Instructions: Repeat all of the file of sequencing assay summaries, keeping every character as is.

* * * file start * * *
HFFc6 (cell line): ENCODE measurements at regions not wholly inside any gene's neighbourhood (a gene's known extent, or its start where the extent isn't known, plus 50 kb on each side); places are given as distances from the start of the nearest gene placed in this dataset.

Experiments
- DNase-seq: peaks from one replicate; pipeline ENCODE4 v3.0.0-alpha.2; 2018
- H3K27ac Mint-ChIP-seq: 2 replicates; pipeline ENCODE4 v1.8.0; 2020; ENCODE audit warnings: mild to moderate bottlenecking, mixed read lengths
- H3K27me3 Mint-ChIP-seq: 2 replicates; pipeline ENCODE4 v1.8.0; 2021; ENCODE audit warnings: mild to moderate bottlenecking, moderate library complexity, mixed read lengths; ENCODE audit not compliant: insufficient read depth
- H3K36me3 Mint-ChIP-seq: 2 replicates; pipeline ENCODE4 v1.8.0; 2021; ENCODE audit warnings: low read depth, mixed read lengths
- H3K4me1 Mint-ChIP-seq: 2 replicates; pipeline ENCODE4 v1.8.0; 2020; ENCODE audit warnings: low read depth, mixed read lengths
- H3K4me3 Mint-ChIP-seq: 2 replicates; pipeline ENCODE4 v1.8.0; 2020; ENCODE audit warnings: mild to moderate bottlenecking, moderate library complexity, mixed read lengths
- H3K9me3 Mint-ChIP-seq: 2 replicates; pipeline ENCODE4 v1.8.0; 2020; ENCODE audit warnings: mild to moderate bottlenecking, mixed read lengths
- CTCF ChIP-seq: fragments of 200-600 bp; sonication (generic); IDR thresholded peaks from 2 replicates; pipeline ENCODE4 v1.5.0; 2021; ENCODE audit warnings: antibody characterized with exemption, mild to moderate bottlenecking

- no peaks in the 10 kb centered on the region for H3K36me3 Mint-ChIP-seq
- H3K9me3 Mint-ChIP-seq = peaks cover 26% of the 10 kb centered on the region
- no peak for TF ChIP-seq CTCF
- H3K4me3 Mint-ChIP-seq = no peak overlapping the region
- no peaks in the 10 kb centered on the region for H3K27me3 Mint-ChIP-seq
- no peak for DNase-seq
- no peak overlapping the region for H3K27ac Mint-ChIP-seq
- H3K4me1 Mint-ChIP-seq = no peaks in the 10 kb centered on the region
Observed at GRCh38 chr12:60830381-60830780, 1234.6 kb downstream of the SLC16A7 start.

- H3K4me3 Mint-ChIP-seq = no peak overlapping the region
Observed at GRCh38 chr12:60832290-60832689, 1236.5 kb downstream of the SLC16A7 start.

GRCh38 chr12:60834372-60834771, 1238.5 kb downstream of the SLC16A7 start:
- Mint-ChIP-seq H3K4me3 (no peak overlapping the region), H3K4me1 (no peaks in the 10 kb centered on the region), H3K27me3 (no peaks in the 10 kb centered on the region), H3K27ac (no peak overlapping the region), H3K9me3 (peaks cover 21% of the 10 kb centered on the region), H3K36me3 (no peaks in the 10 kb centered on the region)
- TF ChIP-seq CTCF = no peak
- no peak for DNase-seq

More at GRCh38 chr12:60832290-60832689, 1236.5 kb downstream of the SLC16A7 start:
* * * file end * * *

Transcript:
HFFc6 (cell line): ENCODE measurements at regions not wholly inside any gene's neighbourhood (a gene's known extent, or its start where the extent isn't known, plus 50 kb on each side); places are given as distances from the start of the nearest gene placed in this dataset.

Experiments
- DNase-seq: peaks from one replicate; pipeline ENCODE4 v3.0.0-alpha.2; 2018
- H3K27ac Mint-ChIP-seq: 2 replicates; pipeline ENCODE4 v1.8.0; 2020; ENCODE audit warnings: mild to moderate bottlenecking, mixed read lengths
- H3K27me3 Mint-ChIP-seq: 2 replicates; pipeline ENCODE4 v1.8.0; 2021; ENCODE audit warnings: mild to moderate bottlenecking, moderate library complexity, mixed read lengths; ENCODE audit not compliant: insufficient read depth
- H3K36me3 Mint-ChIP-seq: 2 replicates; pipeline ENCODE4 v1.8.0; 2021; ENCODE audit warnings: low read depth, mixed read lengths
- H3K4me1 Mint-ChIP-seq: 2 replicates; pipeline ENCODE4 v1.8.0; 2020; ENCODE audit warnings: low read depth, mixed read lengths
- H3K4me3 Mint-ChIP-seq: 2 replicates; pipeline ENCODE4 v1.8.0; 2020; ENCODE audit warnings: mild to moderate bottlenecking, moderate library complexity, mixed read lengths
- H3K9me3 Mint-ChIP-seq: 2 replicates; pipeline ENCODE4 v1.8.0; 2020; ENCODE audit warnings: mild to moderate bottlenecking, mixed read lengths
- CTCF ChIP-seq: fragments of 200-600 bp; sonication (generic); IDR thresholded peaks from 2 replicates; pipeline ENCODE4 v1.5.0; 2021; ENCODE audit warnings: antibody characterized with exemption, mild to moderate bottlenecking

- no peaks in the 10 kb centered on the region for H3K36me3 Mint-ChIP-seq
- H3K9me3 Mint-ChIP-seq = peaks cover 26% of the 10 kb centered on the region
- no peak for TF ChIP-seq CTCF
- H3K4me3 Mint-ChIP-seq = no peak overlapping the region
- no peaks in the 10 kb centered on the region for H3K27me3 Mint-ChIP-seq
- no peak for DNase-seq
- no peak overlapping the region for H3K27ac Mint-ChIP-seq
- H3K4me1 Mint-ChIP-seq = no peaks in the 10 kb centered on the region
Observed at GRCh38 chr12:60830381-60830780, 1234.6 kb downstream of the SLC16A7 start.

- H3K4me3 Mint-ChIP-seq = no peak overlapping the region
Observed at GRCh38 chr12:60832290-60832689, 1236.5 kb downstream of the SLC16A7 start.

GRCh38 chr12:60834372-60834771, 1238.5 kb downstream of the SLC16A7 start:
- Mint-ChIP-seq H3K4me3 (no peak overlapping the region), H3K4me1 (no peaks in the 10 kb centered on the region), H3K27me3 (no peaks in the 10 kb centered on the region), H3K27ac (no peak overlapping the region), H3K9me3 (peaks cover 21% of the 10 kb centered on the region), H3K36me3 (no peaks in the 10 kb centered on the region)
- TF ChIP-seq CTCF = no peak
- no peak for DNase-seq

More at GRCh38 chr12:60832290-60832689, 1236.5 kb downstream of the SLC16A7 start: